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Staff seminar: Surface water and groundwater interactions in terrestrial and coastal hydrologic systems across varying spatiotemporal scales, Dr. Liwen Wu, 2022-11-08

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08 November 2022, 1:05 PM


Speaker: Dr. Liwen Wu

Time: 10:45-11:30

Location: ES354

Surface water and groundwater interactions in terrestrial and coastal hydrologic systems across varying spatiotemporal scales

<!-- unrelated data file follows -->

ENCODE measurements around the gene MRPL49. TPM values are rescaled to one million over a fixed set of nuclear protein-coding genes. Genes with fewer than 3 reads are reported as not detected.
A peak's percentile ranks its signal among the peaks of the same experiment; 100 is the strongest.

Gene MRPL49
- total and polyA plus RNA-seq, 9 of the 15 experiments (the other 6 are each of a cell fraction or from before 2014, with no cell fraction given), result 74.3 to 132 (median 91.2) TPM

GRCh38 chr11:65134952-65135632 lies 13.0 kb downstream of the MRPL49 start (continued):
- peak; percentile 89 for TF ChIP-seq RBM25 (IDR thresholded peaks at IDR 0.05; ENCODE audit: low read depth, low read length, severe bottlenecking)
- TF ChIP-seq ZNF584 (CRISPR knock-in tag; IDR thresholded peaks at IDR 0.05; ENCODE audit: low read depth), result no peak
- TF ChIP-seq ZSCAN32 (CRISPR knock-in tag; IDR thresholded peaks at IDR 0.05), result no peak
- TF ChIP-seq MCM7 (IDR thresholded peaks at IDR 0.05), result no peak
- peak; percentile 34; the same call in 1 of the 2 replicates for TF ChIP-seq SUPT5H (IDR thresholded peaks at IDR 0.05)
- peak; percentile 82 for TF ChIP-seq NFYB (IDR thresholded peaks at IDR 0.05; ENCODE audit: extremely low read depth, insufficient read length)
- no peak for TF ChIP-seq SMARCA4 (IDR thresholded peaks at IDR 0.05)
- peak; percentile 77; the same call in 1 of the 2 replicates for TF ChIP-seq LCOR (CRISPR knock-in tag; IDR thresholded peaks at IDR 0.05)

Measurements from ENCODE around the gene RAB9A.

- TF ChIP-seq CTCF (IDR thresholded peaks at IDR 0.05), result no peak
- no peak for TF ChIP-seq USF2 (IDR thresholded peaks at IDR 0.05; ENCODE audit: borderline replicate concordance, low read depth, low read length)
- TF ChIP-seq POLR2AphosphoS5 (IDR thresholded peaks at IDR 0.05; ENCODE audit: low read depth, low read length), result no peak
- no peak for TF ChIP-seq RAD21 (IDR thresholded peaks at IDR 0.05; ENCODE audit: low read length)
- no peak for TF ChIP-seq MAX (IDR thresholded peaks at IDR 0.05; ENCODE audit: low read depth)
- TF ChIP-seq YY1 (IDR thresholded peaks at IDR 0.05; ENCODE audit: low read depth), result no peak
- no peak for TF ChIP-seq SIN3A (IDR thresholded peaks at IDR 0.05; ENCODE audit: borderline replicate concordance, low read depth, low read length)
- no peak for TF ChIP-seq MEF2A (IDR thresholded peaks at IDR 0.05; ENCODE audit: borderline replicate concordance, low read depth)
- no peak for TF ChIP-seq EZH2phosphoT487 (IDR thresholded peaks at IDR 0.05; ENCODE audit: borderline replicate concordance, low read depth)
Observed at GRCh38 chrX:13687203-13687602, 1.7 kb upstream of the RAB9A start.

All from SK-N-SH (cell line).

Interactions between surface water bodies (rivers and oceans) and their surrounding aquifers (alluvial and coastal) vary significantly over space and time, constraining the exchange of water, energy, and solutes, and therefore the biogeochemical transformations taking place within sediments. Of particular interest is the interface between surface water and groundwater, known as hyporheic zones. Hyporheic zones are often characterized by marked physical and biogeochemical gradients that drive the exchanges between surface water and groundwater. The local and cumulative implications of this tightly coupled process strongly depend on characteristics of drivers (i.e., discharge and temperature of the water column) and modulators (i.e., hydraulic and thermal properties of the sediment). With this in mind, we perform a systematic numerical and field analysis of hyporheic responses to understand how the temporal variability of river discharge and temperature affect flow and heat transport within hyporheic zones. We identify typical time series of river discharge and temperature from gauging stations along the headwater region of Mississippi River Basin, which are characterized by different degrees of flow alteration, to drive a physics-based model of the hyporheic exchange process. Our results indicate that coupled groundwater flow and heat transport significantly affects the dynamic response of hyporheic zones, resulting in substantial differences in exchange rates and characteristic time scales of hyporheic exchange processes. Similar methods are applied to coastal aquifers, where we found temperature stratifications in the near-shore waters due to heated water discharge from nuclear plants are the key player determining the aerobic respiration rates in coastal aquifers. These findings shed light on fundamental processes modulating surface water groundwater exchanges in both terrestrial and costal systems with important implications for biogeochemical transformations along river corridors and coastal zones.

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